In addition, a party claiming damages must specifically plead any matter relating to the assessment of damages that, if not pleaded, may take an opposing party by surprise.

  1. [6]
    Mr Love contends that it is for the plaintiffs to plead facts showing they have mitigated the loss. I am not overlooking other parts of rule 155 and rule 157 in considering what is to be the outcome of this dispute. In the end, I come to the view that rules 155 and 157 do not support the defendants’ position on this application today. In particular, I do not accept that rule 155, sub-rule (4) requires the plaintiffs to plead facts relating to what might have been done by way of mitigation of the loss. Having come to that conclusion, it is clear that the correspondence between the parties shows that the defendants have been contending for disclosure of documents that the plaintiffs were not required to provide. It was for that reason regarding that argument about the failure to mitigate loss that the defendants did not sign the request for trial date.
  1. [7]
    The parties have sought to resolve the dispute to the extent they can and they are commended for doing so. I have in front of me an order. The parties consent to paragraphs 1, 2, 3, 4 and 5 of the order. Clearly, the order that they are prepared to consent to that the parties attend mediation is a very desirable order. This is a dispute that clearly should be, if it can be, resolved at a mediation. What has remained outstanding from my decision but it did require, in effect, considering the application in its entirety is that the plaintiffs contend that the order should be that the costs of and incidental to the application be paid by the defendants on an indemnity basis.
  1. [8]
    The defendants contend that there is even an argument here that the plaintiffs pay their costs, although Mr Love conceded the order could be the other way. But there would not be an indemnity basis made to the costs order. He may have even intended to submit that there be no order to costs or the costs be costs in the cause. I’m not overlooking those possibilities. As I have come to the view that it was for the defendants to plead the failure to mitigate the loss, that position has meant that the plaintiffs have not been able to get the matter listed for trial. The application in that respect could not have been resisted. In addition, the defendants have been indicating a number of times that an amended defence was going to be prepared but it was only today that it was filed.
  1. [9]
    Again, that is a step that the defendants have taken which has meant the plaintiffs could not get, as they were entitled to, the order sought in the application for the certificate of listing for trial be dispensed with. Of course, when indemnity costs are made, there should be some reason over and above the usual considerations to think that indemnity costs should be ordered. I come to the view that while the defendants have failed in their resisting the application to dispense with the certificate for listing and they’ve only lately filed their amended defence, that it makes me pause.
  1. [10]
    However, I go on because there’s no evidence for why the defendants have not been able to file their amended defence at a much earlier date rather than file it today after the chain of correspondence that has been going on for months. So it’s for that reason, in the end, with some reluctance that I agree with the proposed costs order of the plaintiffs and therefore it will be ordered that the costs of and incidental to the application are to be paid by the defendants on an indemnity basis. There’ll be an order as per the draft initialled by me and left with the papers. Yes. Nothing further, then?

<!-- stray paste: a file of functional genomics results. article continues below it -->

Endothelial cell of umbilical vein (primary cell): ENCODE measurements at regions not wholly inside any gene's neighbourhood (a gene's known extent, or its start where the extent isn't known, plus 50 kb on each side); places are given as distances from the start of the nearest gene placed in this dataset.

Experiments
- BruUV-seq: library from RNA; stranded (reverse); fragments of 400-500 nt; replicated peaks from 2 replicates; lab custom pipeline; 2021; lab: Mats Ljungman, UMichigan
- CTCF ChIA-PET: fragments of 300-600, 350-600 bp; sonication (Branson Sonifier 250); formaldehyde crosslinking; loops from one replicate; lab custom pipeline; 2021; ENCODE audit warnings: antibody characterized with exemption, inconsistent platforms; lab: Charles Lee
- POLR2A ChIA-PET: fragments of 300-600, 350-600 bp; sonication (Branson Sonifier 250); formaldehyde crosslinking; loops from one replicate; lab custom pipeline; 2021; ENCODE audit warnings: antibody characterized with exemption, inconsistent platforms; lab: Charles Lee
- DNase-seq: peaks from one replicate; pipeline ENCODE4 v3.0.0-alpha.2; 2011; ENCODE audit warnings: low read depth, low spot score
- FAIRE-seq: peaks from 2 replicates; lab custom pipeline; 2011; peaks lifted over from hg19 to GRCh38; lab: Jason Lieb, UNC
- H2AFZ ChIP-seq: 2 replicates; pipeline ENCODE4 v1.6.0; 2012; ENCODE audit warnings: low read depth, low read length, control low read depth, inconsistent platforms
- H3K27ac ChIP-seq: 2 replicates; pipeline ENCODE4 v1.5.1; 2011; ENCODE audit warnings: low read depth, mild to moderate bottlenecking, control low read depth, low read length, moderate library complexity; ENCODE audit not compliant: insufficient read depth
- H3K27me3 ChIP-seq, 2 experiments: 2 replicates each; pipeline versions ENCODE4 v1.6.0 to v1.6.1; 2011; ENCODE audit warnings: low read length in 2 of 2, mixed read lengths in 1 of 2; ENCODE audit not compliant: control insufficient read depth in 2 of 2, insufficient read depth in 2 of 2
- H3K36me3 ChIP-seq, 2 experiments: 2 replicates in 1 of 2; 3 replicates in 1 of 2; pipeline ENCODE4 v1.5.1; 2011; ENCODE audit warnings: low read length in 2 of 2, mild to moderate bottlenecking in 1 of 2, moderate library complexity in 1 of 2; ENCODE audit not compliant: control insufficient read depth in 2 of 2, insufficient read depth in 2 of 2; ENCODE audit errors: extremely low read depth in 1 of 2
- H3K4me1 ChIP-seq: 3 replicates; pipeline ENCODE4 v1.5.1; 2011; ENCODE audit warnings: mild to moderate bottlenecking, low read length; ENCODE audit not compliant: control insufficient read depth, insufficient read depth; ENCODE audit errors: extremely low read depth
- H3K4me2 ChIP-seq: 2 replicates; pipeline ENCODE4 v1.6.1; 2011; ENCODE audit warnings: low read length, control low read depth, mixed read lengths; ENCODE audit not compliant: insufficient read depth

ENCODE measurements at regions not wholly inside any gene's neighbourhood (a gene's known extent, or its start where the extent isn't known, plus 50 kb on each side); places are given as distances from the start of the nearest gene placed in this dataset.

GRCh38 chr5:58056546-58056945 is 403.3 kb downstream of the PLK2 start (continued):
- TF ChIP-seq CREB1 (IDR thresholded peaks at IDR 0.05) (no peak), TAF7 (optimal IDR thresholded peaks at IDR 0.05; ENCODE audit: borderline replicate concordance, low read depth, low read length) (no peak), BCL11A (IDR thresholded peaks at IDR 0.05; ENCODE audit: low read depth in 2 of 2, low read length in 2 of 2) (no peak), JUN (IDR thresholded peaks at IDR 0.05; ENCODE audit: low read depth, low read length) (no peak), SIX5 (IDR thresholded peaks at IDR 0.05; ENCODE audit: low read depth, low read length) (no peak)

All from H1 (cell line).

1. [11]
    MR LOVE: There is one.
  1. [12]
    HIS HONOUR: Yes.
  1. [13]
    MR LOVE: And I apologise, your Honour. Given the way – given your finding, could I ask that my client have seven days to put in the mitigation?  I have that in my – in another version of the draft. Myself and counsel discussed it and formed the view that I’ve put up which has obviously failed. So we’re in a position to file that.
  2. [14]
    HIS HONOUR: Well, you can go ahead and do that without any order from me, can you?
  1. [15]
    MR TREWAVAS: Three-seven-seven, your Honour, of the UCPR. No trial – 377. No trial date’s been set so he’s free to   
  1. [16]
    HIS HONOUR: Free to do what you like.
  1. [17]
    MR TREWAVAS: We would just obviously seek an indulgence to obviously extend the timeframes in accordance with your Honour’s orders.
  1. [18]
    HIS HONOUR: Yes. Look, I   
  1. [19]
    MR TREWAVAS: And I would think that my friend and I should be able to resolve that between ourselves, hopefully.
  1. [20]
    HIS HONOUR: Yes. Yes. Well, you’ve done very well on one to five. But it was number six that’s the sticky point.
  1. [21]
    MR LOVE: Thank you, your Honour.
  1. [22]
    HIS HONOUR: All right. No need to wait. Thank you very much.
  1. [23]
    MR TREWAVAS: Thank you, your Honour.
  1. [24]
    HIS HONOUR: Yes. Thank you.
Close

Editorial Notes

  • Published Case Name:

    Keene v R & K Bulk Logistics Pty Ltd & Ors

  • Shortened Case Name:

    Keene v R & K Bulk Logistics Pty Ltd

  • MNC:

    [2015] QDC 274

  • Court:

    QDC

  • Judge(s):

    Samios DCJ

  • Date:

    30 Oct 2015

Appeal Status

Please note, appeal data is presently unavailable for this judgment. This judgment may have been the subject of an appeal.